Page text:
He told me how to get my bills announcing my meeting into the mines by noon. But all the time he was frightened and kept looking out the little window. Late that night a group of miners gathered about a mile from town between the boulders. We could not see one another's faces in the darkness. By the light of an old lantern I gave them the pledge.
The next day, forty men were discharged, blacklisted. There had been spies among the men the night before. The following night we organized another group and they were all discharged. This started the fight. Marshall, the grocery man, got courageous. He rented me his store and I began holding meetings there. The general manager for the mines came over from Columbus and he held a meeting, too.
The following Sunday I held a meeting in the woods. The general manager, Mr. Jack Rowen, came down from Columbus on his special car. I organized a parade of the men that Sunday. We had every miner with us. We stood in front of the company's hotel and yelled for the general manager to come out. He did not appear. Two of the company's lap dogs were on the porch. One of them said, "I'd like to hang that old woman to a tree.
On we marched to our meeting place under the trees. Over a thousand people came and the two lap dogs came sniveling along too. I stood up to speak and I put my back to a big tree and pointing to the curs, I said, "You said that you would like to hang this old woman to a tree!
Well, here's the old woman and here's the tree. Bring along your rope and hang her! And so the union was organized in Kelly Creek. I do not know whether the men have held the gains they wrested from the company.
Taking men into the union is just the kindergarten of their education and every force is against their further education. Men who live up those lonely creeks have only the mine owners' Y. As, the mine owners' preachers and teachers, the mine owners' doctors and newspapers to look to for their ideas. So they don't get many.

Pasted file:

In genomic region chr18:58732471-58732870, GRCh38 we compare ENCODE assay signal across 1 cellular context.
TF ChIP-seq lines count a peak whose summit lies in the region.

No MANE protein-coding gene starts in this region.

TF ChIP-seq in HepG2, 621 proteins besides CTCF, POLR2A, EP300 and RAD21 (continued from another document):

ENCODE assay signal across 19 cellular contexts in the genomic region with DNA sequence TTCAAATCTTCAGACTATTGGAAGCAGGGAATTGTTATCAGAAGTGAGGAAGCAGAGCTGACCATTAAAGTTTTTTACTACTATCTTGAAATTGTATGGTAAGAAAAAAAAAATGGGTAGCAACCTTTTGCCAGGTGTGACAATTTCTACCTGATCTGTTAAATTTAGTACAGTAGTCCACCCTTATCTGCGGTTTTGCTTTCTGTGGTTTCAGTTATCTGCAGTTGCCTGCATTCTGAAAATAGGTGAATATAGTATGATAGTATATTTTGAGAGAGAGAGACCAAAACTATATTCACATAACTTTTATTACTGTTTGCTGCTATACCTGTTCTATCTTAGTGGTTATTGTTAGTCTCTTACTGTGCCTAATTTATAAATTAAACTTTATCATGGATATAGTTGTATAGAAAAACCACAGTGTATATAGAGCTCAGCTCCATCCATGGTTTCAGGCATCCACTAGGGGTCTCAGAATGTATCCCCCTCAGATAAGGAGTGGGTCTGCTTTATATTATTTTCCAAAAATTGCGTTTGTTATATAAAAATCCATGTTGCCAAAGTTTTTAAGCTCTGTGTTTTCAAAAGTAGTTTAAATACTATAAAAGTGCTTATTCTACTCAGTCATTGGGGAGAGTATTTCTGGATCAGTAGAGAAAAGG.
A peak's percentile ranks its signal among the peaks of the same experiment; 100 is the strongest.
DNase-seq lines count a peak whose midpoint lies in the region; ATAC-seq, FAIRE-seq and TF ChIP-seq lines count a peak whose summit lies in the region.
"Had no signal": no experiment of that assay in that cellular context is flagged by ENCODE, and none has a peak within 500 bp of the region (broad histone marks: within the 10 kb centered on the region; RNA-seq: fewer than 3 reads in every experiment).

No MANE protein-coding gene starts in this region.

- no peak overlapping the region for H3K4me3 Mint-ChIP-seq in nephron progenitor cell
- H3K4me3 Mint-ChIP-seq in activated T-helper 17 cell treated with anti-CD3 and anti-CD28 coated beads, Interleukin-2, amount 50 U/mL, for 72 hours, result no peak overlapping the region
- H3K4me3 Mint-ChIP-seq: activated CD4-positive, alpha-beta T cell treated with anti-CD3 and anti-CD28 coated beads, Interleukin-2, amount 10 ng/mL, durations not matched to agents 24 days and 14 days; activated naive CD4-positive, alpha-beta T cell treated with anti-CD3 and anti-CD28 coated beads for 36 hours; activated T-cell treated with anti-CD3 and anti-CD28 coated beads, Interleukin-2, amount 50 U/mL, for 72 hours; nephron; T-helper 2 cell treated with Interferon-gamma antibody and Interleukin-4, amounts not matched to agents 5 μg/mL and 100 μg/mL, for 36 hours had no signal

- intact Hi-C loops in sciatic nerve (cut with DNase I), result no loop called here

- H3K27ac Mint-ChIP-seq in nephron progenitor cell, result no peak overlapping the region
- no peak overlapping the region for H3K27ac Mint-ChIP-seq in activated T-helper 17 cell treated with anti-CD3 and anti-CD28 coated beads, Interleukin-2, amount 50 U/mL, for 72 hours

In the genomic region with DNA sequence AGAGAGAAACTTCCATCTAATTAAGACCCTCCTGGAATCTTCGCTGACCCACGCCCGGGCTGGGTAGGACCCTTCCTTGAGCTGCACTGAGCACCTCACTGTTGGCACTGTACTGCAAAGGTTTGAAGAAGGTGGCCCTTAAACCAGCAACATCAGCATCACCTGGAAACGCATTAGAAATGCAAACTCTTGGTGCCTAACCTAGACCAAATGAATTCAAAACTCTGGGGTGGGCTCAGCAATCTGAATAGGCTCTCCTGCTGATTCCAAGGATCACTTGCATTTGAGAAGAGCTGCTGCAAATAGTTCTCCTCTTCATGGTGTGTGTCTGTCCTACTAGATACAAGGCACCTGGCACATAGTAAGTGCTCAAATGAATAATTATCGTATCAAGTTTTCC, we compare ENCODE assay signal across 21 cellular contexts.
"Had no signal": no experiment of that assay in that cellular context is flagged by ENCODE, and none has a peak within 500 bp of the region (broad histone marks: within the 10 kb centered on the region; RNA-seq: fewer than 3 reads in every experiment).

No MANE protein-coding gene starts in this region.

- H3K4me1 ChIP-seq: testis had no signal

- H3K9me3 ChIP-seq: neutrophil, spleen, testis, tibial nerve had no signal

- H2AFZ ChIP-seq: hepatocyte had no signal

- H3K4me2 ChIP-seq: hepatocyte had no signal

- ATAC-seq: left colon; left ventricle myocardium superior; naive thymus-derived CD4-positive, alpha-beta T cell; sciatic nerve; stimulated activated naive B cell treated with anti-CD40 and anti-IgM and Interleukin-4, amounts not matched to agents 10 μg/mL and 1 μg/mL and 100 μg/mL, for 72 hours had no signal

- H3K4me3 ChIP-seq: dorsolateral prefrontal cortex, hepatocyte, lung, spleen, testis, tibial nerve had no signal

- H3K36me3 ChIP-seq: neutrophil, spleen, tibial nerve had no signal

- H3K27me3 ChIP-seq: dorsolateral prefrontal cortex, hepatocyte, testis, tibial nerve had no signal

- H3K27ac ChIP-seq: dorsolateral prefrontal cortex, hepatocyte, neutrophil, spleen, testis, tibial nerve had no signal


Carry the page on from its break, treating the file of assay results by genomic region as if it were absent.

I was talking on the strike question, for what else among miners should one be talking of? Nine organizers sat under a tree near by. A United States marshal notified them to tell me that I was under arrest. One of them came up to the platform. I looked over at the United States marshal and I said, "I will be right with you.
Wait till I run down. Then I said, "Goodbye, boys; I'm under arrest. I may have to go to jail. I may not see you for a long time. Keep up this fight! Don't surrender! Pay no attention to the injunction machine at Parkersburg. The Federal judge is a scab anyhow. While you starve he plays golf. While you serve humanity, he serves injunctions for the money powers.
That night several of the organizers and myself were taken to Parkersburg, a distance of eighty-four miles. Five deputy marshals went with the men, and a nephew of the United States marshal, a nice lad, took charge of me. On the train I got the lad very sympathetic to the cause of the miners.
When we got off the train, the boys and the five marshals started off in one direction and we in the other. I quickly followed the boys and went to jail with them.